“When it comes to bunker gear, it’s always better to be a little big than a little too small,” Silvestri said. “When it’s small, the gear causes hobbling, creating further heat stress.”

Although based in a single central location, 911 Safety promises delivery in four days or less via FedEx. Replacements for returned gear are shipped immediately rather than waiting until the original gear is returned.

In an emergency, delivery time can be reduced to less than 24 hours, Silvestri said.

With regard to cleaning fire gear, Silvestri said fire departments are growing increasingly aware of the hazardous materials risks to which personnel are exposed.

“Even though NFPA 1851 has been around for 15 years, I have seen more interest in cleaning and repairing gear in the last six months to a year than I have ever seen,” he said.

Standard procedure is to first soak the outer shells and turn the liners inside out. Then the shells and liners are washed separately in a large extractor, pulling out carcinogens and hydrocarbons. After going through three separate rinse cycles, the gear is air dried.

“The moisture barrier for each garment is tested in six areas for water penetration,” Silvestri said.”

Professionals trained to deal with fire gear are on standby to make any repairs before the shells and liners meet again. The ensemble is then barcoded and entered into an online tracking system before being returned.

Hazmat decontamination takes even more effort, Silvestri said.

“We can handle fuels, hydraulic fluids and solvents like toluene,” he said. “We can handle blood.”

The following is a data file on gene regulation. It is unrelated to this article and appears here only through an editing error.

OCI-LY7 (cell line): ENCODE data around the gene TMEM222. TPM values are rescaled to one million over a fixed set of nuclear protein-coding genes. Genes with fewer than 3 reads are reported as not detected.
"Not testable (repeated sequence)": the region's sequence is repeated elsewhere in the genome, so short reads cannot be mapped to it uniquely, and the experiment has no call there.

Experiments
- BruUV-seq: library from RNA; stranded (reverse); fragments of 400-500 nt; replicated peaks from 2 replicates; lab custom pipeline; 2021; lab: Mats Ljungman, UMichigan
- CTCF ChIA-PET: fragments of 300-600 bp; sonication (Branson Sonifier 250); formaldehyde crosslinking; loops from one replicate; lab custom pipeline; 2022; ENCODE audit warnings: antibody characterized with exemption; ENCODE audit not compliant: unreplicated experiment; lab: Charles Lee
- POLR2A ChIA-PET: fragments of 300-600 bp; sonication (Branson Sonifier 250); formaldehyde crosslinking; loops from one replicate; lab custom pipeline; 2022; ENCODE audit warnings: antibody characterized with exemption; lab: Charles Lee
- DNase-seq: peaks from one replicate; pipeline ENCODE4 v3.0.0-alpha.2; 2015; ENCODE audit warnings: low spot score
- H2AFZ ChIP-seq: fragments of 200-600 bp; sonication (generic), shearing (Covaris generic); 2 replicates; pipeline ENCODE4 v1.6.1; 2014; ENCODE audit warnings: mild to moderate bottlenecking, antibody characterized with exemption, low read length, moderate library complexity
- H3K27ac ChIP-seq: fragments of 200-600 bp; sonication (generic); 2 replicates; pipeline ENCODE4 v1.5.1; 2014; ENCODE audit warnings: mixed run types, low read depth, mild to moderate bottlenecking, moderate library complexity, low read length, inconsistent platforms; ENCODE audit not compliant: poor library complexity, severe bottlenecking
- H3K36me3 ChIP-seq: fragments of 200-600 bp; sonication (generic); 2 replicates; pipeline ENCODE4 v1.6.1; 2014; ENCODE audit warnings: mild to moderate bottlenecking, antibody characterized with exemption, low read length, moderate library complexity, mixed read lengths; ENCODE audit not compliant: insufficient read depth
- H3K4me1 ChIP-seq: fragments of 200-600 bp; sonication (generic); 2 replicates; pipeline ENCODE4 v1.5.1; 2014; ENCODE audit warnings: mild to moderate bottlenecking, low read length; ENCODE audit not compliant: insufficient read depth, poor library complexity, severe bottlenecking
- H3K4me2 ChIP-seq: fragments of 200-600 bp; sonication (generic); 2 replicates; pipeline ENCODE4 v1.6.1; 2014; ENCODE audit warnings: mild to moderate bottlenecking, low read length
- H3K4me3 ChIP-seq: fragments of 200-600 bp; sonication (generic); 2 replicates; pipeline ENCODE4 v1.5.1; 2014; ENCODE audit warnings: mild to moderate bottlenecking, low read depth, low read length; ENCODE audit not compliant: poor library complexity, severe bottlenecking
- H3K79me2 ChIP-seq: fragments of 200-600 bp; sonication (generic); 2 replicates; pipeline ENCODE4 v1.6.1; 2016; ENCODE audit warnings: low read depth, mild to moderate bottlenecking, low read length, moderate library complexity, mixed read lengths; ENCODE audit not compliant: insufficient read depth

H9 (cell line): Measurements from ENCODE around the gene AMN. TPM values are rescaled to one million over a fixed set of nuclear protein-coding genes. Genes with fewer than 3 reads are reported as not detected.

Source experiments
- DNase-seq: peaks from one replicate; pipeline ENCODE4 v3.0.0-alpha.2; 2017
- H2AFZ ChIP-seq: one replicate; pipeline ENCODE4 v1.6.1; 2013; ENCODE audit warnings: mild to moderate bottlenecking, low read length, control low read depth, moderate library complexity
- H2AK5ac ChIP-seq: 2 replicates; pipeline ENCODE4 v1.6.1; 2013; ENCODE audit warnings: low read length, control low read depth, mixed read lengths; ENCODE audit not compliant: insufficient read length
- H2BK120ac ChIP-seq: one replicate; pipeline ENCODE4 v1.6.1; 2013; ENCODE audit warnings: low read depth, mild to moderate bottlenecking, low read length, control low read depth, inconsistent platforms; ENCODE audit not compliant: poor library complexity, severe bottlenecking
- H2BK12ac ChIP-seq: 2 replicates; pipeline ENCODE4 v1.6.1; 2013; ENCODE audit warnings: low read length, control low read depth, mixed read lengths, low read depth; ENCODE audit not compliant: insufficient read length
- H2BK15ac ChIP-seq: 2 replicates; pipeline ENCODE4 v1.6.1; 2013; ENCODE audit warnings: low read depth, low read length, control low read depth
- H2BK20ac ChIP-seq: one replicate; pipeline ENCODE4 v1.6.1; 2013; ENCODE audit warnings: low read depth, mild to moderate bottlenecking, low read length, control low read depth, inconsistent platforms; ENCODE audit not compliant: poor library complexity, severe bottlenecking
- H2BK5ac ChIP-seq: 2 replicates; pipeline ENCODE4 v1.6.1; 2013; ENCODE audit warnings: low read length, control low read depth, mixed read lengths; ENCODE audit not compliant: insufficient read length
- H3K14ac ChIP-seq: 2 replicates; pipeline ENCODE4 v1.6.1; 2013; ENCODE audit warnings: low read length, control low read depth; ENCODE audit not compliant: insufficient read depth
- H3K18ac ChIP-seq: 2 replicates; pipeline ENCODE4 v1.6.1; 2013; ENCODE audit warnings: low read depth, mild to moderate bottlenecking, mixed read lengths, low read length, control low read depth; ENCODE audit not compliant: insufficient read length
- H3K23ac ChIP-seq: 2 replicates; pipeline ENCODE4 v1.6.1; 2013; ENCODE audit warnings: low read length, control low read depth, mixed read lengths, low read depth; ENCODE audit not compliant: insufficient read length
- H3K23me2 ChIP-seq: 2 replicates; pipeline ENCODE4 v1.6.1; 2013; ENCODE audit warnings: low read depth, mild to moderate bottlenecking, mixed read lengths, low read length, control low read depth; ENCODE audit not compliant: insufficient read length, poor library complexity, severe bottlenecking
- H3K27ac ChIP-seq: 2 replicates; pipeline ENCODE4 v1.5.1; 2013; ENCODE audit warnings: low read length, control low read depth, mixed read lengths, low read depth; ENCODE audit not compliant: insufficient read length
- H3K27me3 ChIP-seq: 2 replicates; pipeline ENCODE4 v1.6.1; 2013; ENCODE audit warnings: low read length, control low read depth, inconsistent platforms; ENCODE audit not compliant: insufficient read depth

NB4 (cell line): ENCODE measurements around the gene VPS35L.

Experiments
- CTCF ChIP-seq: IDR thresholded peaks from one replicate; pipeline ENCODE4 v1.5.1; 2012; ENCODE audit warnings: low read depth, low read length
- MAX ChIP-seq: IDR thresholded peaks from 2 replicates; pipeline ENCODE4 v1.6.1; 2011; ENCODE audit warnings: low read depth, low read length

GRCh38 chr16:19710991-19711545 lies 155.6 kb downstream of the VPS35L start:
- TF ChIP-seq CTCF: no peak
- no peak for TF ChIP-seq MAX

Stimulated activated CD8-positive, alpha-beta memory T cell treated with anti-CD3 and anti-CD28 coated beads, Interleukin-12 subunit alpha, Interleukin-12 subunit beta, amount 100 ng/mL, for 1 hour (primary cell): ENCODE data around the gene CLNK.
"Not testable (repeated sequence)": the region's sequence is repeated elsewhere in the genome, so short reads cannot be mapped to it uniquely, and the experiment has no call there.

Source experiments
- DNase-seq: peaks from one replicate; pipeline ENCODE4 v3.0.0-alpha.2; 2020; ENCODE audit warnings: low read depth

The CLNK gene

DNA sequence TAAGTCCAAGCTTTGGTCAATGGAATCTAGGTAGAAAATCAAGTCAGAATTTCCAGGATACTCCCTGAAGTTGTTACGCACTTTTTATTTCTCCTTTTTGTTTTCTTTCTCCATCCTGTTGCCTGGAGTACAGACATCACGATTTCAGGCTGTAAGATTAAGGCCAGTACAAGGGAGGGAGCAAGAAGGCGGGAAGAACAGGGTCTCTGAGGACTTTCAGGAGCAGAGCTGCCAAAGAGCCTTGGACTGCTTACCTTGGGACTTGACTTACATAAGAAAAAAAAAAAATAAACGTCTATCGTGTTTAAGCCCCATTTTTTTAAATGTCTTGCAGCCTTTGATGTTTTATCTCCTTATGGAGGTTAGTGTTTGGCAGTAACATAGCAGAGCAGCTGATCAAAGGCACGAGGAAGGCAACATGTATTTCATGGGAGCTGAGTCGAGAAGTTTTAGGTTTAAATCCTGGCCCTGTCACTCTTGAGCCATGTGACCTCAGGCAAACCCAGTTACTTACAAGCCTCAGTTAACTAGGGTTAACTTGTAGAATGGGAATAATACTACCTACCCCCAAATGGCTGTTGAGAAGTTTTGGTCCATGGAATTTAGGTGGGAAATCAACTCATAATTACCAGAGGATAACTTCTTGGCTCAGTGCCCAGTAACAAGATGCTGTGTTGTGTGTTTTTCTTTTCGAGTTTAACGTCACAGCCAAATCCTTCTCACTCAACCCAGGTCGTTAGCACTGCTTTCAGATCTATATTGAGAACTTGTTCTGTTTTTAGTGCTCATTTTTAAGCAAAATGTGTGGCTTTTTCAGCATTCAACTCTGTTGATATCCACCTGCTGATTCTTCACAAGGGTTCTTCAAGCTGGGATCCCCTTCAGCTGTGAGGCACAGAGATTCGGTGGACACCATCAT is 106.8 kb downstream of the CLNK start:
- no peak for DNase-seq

But decontamination can be rough on fire gear, requiring additional repairs.

If you’re cleaning fuel, you might lose your trim,” Silvestri said. “You’re definitely going to lose all the leather on the garment.”

Repair specialist training takes months for a basic repair and years to fix more advanced damage. 911 Safety personnel routinely visit the leading fire gear manufacturers to study how the garments are made.

Third-party verification of the quality of 911 Safety’s work by Underwriters Laboratories or Intertek is a difficult process, Silvestri said.

“You send the third-party inspector an example of a seam,” he said. “The inspector damages the seam, then returns it for repair. When we send the repair back, it is tested to meet NFPA 1951 standards.”

While many departments choose to take care of routine cleaning themselves, it remains a good idea to do a professional cleaning and inspection with a verified inspection scheduling program at least once a year, Silvestri said.

With regard to rentals, 911 Safety has finally turned the corner on profitability, Silvestri said.

“It was a real challenge for the first few years,” he said. “It was a big capital expenditure. You had to have every size possible on hand. Are you going to get 50 firefighters with a 36-inch waist? How about 20 firefighters with a 54-inch chest?”

Silvestri said he and his partners were in the rental business for the long haul.

“We put together a business model that made sense,” he said. “Then we went for it.”